On August 24， the U.S. announced that it would raise tariffs on about $550 billion worth of Chinese exports to the U.S. by an additional 5 percent. The U.S. move harms both countries interests， threatens the security of the global industrial and supply chains， and drags down global trade and world economic growth. China has urged the U.S. not to miscalculate the situation. Against this backdrop， Hisham Abu Bakr Metwally， first economist researcher at the Central Department for Export and Import Policy under the Egyptian Ministry of Foreign Trade and Industry， points out the errors in the U.S. move， whose edited excerpt follows：
Foreign direct investment （FDI）， a key yardstick to measure an economys potential， rose in China in the first seven months of the year with improved quality， thanks to Chinas dedication to further opening up.
Despite the fi erce trade war the United States is waging against China， FDI into China expanded 7.3 percent year on year to 533.14 billion yuan （$78.8 billion） in the January-July period， Chinas Ministry of Commerce announced on August 13.
Usually， when the U.S. imposes trade sanctions on a country， there is a fl ight of foreign investment from the country for fear of economic collapse or recession. However， this did not happen in the case of the China-U.S. trade war.
In fact， the opposite is true， which is unprecedented and unique. Foreign investors maintained their investments in China， increasing them and making new investments. This confidence in the Chinese economy is due to many reasons.
China has always welcomed dialogue and participation in negotiations to resolve the trade dispute with the U.S. However， the U.S. side has always maintained that China must accept all U.S. terms and demands first. Furthermore， the U.S. first raised the tariffs， making the negotiations unequal and full of terms， which China rejected since it violated the sovereignty of the Chinese decision， as well as the interests of the Chinese people.
The Chinese Government did not start to differentiate among foreign companies or between U.S. and Chinese companies， nor did it target any foreign company with retaliatory or punitive measures. Instead， China has provided incentive policies for all companies.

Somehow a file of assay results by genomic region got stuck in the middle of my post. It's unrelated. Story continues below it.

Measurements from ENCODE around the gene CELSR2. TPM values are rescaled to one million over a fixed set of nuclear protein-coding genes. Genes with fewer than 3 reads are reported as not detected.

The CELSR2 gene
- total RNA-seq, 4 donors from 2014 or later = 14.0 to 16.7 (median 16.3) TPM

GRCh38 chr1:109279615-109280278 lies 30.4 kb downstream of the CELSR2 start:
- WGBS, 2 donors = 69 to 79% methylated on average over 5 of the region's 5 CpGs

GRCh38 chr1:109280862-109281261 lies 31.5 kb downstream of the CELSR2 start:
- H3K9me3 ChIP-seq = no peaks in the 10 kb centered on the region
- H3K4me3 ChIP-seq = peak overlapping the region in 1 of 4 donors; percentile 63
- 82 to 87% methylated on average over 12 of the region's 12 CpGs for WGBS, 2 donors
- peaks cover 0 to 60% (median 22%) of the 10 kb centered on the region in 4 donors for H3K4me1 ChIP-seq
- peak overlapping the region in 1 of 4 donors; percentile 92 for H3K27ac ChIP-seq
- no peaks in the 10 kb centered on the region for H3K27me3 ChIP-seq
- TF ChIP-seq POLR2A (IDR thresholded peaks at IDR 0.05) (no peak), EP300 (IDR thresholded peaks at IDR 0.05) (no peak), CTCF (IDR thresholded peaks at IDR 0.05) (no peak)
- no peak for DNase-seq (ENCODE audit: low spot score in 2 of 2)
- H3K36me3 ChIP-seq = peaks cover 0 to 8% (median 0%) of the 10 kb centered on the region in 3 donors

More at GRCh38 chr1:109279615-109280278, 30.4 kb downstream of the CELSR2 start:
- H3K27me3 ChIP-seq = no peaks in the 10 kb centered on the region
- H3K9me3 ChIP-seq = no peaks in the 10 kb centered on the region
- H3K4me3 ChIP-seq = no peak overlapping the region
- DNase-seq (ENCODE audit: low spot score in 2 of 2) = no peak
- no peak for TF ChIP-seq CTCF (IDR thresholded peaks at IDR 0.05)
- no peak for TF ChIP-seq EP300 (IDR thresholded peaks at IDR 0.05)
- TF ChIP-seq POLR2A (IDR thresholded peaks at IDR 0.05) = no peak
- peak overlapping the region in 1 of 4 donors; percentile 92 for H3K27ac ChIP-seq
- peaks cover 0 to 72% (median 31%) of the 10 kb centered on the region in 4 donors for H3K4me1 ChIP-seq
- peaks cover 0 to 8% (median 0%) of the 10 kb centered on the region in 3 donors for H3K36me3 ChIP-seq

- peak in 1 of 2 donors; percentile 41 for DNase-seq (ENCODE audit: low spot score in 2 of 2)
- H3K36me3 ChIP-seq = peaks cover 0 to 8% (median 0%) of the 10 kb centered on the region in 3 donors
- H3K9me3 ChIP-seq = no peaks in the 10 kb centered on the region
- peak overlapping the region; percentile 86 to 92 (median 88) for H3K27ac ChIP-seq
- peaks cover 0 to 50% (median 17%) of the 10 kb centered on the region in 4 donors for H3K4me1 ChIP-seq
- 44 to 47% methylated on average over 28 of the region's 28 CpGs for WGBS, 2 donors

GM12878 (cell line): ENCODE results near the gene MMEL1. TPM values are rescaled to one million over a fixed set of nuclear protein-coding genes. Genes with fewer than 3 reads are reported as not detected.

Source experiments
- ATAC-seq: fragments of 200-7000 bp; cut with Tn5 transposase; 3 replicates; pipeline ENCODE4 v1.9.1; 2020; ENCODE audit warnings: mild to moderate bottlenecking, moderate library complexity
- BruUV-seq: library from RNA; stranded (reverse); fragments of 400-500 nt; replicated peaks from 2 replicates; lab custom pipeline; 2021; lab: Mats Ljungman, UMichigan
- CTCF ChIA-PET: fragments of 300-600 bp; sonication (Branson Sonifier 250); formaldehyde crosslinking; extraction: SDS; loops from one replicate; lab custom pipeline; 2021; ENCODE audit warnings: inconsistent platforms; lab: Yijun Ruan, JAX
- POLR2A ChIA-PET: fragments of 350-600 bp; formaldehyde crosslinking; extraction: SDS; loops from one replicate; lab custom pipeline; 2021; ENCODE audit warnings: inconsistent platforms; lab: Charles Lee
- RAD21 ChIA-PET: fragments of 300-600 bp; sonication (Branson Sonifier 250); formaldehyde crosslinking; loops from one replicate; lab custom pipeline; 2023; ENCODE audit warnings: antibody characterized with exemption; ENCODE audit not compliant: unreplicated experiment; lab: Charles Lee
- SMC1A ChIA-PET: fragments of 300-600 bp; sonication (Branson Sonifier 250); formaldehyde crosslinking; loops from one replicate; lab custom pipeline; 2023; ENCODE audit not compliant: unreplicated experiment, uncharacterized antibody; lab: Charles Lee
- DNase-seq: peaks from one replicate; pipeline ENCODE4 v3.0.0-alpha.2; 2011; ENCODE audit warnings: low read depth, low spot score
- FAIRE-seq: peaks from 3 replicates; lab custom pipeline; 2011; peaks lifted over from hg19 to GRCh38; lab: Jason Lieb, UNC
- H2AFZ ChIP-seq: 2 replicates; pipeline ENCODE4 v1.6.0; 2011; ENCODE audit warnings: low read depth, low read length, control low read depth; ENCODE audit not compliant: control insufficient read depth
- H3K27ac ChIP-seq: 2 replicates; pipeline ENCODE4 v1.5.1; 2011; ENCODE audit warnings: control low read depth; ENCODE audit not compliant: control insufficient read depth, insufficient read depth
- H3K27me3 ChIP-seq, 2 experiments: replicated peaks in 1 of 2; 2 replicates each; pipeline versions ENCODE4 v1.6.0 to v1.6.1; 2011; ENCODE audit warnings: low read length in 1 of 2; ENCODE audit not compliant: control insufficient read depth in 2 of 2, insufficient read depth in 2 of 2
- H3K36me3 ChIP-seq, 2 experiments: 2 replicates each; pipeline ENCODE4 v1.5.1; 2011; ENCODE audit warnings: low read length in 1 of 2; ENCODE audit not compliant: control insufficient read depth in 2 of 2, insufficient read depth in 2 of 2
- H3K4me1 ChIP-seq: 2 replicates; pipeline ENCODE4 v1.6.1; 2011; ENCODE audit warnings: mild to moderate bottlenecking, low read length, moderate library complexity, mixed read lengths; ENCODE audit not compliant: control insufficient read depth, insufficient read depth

China has taken great and serious steps to open its markets to the import of foreign goods， including the inaugural China International Import Expo in 2018. China also introduced a new foreign investment law to meet the goals of all-around opening up and providing full opportunity to foreign investment on an equal footing with Chinese investors.
It has expanded its support to investors by lowering taxes， providing soft loans and improving the business environment. In its Doing Business 2019 report， the World Bank stated that China progressed from 78th place in 2018 to 46th this year， representing tremendous progress in improving the business environment.
China has also opened new sectors for foreign investment and simplified and facilitated government procedures. Furthermore， it has set up specialized courts on intellectual property cases for quick adjudication.
Trump has not been able to open new markets for U.S. products. In fact， the trade war policy has led to heavy losses for U.S. producers， especially in agricultural products and pork. He paid compensation to farmers， but was unable to fi nd a new real demand， like China was able to.
The U.S. president deliberately fought Chinese companies， especially technology companies， such as Huawei Technologies Co. Ltd.， which made other foreign investors in the U.S. fear that the same unfair treatment could hit them one day. In addition， U.S. companies that supported Trump in his trade war also found that they had achieved nothing. On the contrary， giants such as Google and Apple Inc.， which fell to third place in the world in terms of smartphone sales volume， suffered losses.
The latest U.S. growth level results indicated that growth rates fell to 2.1 percent in the second quarter of the year from 3.1 percent in the first quarter， with a great threat of the U.S. economy entering a recession or deflation. This would lead to tremendous job losses， with millions of U.S. workers facing unemployment as a result of the trade war.
Trump is using populist slogans such as “America First” and “Make America Great Again，” which are intended to rouse U.S. people and galvanize them to support hostile policies toward other countries. He relies on trying to weaken and exploit other countries， presenting the U.S. as a strong country and everyone else as weak. This is a losing policy for all.
It is curious that at the same time that Trump is fighting Chinese technology companies， most of Chinas forthcoming investment is heavily oriented toward the technology sector by over 60 percent. This gives the impression that foreign companies are confi dent that China will become a global technological powerhouse in the near future.
Investor confidence in the economy does not come from igniting trade wars or winning a deal here or there， but as a result of consistent and well-defined market-based policies. This is linked to good international relations and an equal investment environment that enable these companies to reach markets and achieve their goals easily.
Investors can now see how the Chinaproposed Belt and Road Initiative will connect the world economically and commercially， while the U.S. puts forward a unilateral initiative to disperse the world and destabilize global markets and institutions. Thus， many investors prefer to invest in China.